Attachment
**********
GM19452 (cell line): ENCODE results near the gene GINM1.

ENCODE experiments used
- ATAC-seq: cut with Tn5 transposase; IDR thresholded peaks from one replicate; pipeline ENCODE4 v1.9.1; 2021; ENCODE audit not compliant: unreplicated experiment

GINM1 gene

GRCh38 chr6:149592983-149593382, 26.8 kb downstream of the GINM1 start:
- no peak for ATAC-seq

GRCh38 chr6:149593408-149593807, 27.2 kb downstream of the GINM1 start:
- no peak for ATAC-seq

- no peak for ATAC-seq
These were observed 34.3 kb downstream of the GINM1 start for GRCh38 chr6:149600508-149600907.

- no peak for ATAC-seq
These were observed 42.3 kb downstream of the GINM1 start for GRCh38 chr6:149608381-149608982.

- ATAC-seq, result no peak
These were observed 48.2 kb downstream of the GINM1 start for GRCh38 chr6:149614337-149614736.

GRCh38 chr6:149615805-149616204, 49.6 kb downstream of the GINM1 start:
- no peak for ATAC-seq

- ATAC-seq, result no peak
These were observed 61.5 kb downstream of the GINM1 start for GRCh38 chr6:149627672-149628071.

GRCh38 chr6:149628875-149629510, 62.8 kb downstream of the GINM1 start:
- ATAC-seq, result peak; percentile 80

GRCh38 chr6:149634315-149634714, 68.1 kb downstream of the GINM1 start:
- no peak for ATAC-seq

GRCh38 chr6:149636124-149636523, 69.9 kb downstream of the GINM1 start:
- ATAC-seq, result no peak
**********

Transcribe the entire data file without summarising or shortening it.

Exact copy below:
GM19452 (cell line): ENCODE results near the gene GINM1.

ENCODE experiments used
- ATAC-seq: cut with Tn5 transposase; IDR thresholded peaks from one replicate; pipeline ENCODE4 v1.9.1; 2021; ENCODE audit not compliant: unreplicated experiment

GINM1 gene

GRCh38 chr6:149592983-149593382, 26.8 kb downstream of the GINM1 start:
- no peak for ATAC-seq

GRCh38 chr6:149593408-149593807, 27.2 kb downstream of the GINM1 start:
- no peak for ATAC-seq

- no peak for ATAC-seq
These were observed 34.3 kb downstream of the GINM1 start for GRCh38 chr6:149600508-149600907.

- no peak for ATAC-seq
These were observed 42.3 kb downstream of the GINM1 start for GRCh38 chr6:149608381-149608982.

- ATAC-seq, result no peak
These were observed 48.2 kb downstream of the GINM1 start for GRCh38 chr6:149614337-149614736.

GRCh38 chr6:149615805-149616204, 49.6 kb downstream of the GINM1 start:
- no peak for ATAC-seq

- ATAC-seq, result no peak
These were observed 61.5 kb downstream of the GINM1 start for GRCh38 chr6:149627672-149628071.

GRCh38 chr6:149628875-149629510, 62.8 kb downstream of the GINM1 start:
- ATAC-seq, result peak; percentile 80

GRCh38 chr6:149634315-149634714, 68.1 kb downstream of the GINM1 start:
- no peak for ATAC-seq

GRCh38 chr6:149636124-149636523, 69.9 kb downstream of the GINM1 start:
- ATAC-seq, result no peak